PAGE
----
Residents trash the trash bin

Television actor Lalitha, who is part of Pasumai, campaigning in Triplicane for a litter-free neighbourhood. Photo: Vaishali R. Venkat   | Photo Credit: Vaishali R. Venkat

Many of the city's streets are an eyesore with open and overflowing garbage bins attracting stray cattle and dogs. Rag pickers also wade into these piles of trash. The root cause of the problem is the garbage bins themselves.

A group of residents from Triplicane are showing the way by trashing bins that are placed on streets. Instead, they are going from door to door to collect waste. The move was initiated by S. Lalitha and her neighbour Kalies Raj at Nallathambi Street in Triplicane after they realised that dustbins placed by the conservancy firm was of little use.

“There are 250 families living in the street. We went to every house asking residents not to dump waste in the bin. Two women were hired initially to collect the waste. The money collected from residents went towards paying them,” says Lalitha, an actor by profession.

The pilot project saw good results and residents in other streets started showing interest. Three women from the street approached the Corporation Office requesting them to remove bins kept at every street. Convincing the officials was not an easy task. “We asked them to give us two months' time and we would show the difference. We collected a letter of consent from every resident in the street,” she explains, taking us through the narrow by-lanes of Triplicane to show how clean streets can be.

Today, over 30 streets in Triplicane are emulating the award-winning idea (It won the Our Street award from the Mayor in 2012). Garbage bins are only seen at designated dumping points.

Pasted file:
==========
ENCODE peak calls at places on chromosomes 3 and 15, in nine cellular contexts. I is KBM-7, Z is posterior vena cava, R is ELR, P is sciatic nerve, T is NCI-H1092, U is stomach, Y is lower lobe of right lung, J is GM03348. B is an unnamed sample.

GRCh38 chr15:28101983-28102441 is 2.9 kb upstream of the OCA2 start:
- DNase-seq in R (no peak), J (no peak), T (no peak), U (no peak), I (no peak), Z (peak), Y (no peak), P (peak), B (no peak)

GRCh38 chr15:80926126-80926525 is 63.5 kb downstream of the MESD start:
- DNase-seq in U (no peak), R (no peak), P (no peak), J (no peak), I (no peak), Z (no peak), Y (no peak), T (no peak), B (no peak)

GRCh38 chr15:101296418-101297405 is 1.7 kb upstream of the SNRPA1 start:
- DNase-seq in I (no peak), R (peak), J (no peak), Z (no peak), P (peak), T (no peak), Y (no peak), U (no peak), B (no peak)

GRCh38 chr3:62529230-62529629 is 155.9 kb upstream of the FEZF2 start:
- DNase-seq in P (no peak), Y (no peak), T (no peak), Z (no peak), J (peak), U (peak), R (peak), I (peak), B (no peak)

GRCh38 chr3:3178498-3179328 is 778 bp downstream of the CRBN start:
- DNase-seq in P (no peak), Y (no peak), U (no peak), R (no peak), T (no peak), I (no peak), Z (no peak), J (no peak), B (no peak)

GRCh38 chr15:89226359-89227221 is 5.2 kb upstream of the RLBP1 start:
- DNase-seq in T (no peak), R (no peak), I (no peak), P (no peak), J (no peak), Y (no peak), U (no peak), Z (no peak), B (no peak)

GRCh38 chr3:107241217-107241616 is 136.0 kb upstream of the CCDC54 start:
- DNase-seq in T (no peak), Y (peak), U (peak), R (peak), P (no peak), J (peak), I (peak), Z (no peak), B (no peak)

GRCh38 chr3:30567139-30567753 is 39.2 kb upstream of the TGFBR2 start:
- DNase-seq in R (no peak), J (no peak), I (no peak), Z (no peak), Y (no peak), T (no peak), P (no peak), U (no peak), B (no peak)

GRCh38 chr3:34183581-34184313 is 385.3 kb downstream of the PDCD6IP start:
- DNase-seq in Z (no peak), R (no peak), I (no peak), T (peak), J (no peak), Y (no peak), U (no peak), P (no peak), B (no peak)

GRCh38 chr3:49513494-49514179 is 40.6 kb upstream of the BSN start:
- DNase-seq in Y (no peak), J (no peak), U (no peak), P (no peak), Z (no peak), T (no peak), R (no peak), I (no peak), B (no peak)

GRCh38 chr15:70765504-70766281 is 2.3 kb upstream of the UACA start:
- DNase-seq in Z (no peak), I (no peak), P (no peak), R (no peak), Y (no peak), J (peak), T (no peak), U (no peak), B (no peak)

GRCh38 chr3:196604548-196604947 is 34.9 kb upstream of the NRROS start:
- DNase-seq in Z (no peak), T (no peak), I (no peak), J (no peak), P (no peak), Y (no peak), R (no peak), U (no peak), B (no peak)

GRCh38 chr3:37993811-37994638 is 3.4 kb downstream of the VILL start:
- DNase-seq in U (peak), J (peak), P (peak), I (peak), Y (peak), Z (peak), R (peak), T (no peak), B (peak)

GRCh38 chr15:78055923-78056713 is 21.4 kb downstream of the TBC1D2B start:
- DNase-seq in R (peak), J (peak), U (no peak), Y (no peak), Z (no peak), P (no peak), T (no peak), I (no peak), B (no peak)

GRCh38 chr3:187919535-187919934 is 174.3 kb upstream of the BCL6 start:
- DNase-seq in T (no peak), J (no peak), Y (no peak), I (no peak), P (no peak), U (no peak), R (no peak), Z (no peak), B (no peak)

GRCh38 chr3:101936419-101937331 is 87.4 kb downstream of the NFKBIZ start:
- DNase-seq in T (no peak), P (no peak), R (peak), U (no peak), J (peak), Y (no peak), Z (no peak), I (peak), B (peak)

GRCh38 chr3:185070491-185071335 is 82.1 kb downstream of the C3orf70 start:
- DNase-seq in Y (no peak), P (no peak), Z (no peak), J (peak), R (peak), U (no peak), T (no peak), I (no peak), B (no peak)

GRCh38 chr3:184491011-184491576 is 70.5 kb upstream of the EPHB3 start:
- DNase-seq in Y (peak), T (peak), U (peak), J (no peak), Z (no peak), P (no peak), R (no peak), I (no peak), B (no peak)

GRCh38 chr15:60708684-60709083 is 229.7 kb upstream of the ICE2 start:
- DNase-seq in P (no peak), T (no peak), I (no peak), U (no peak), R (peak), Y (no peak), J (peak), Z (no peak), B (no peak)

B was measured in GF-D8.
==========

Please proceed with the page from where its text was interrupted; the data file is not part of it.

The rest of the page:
In the last one year, Lalitha has brought nearly 20 volunteers (residents) under the banner Pasumai. “The local councillor and Corporation staff were impressed with our model and Pasumai has offered to oversee the working of Ramky's conservancy staff,” says the 50-year-old, who aggressively campaigns for the community-driven garbage disposal model. A tri-cycle goes whistling from street to street from 6.30 a.m. to collect waste. Working professionals who are not available when the tri-cycle arrives leave the waste at the doorstep, while residents in apartment complexes collect waste in a bin. It was difficult to convince resident to keep waste till the tri-cycle arrived. “People in orthodox homes would argue that they leave the left over food packet for the cattle to feed. We would often pick an argument but at the end we convinced them how litter-free roads can be,” says G. Gopal Vittal, a member of Pasumai.

Once a week, Lalitha goes from street to street, speaking into a mike, asking people not to throw any form of waste outside the house. Many listen to me, she agrees, because of profession. Pasumai meets every Saturday to discuss erring residents and improving amenities. Next, it is working to end the cattle menace in Triplicane and start source segregation of waste.

Lalitha can be reached at 9884668220.

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Printable version | Oct 16, 2021 5:42:46 PM |

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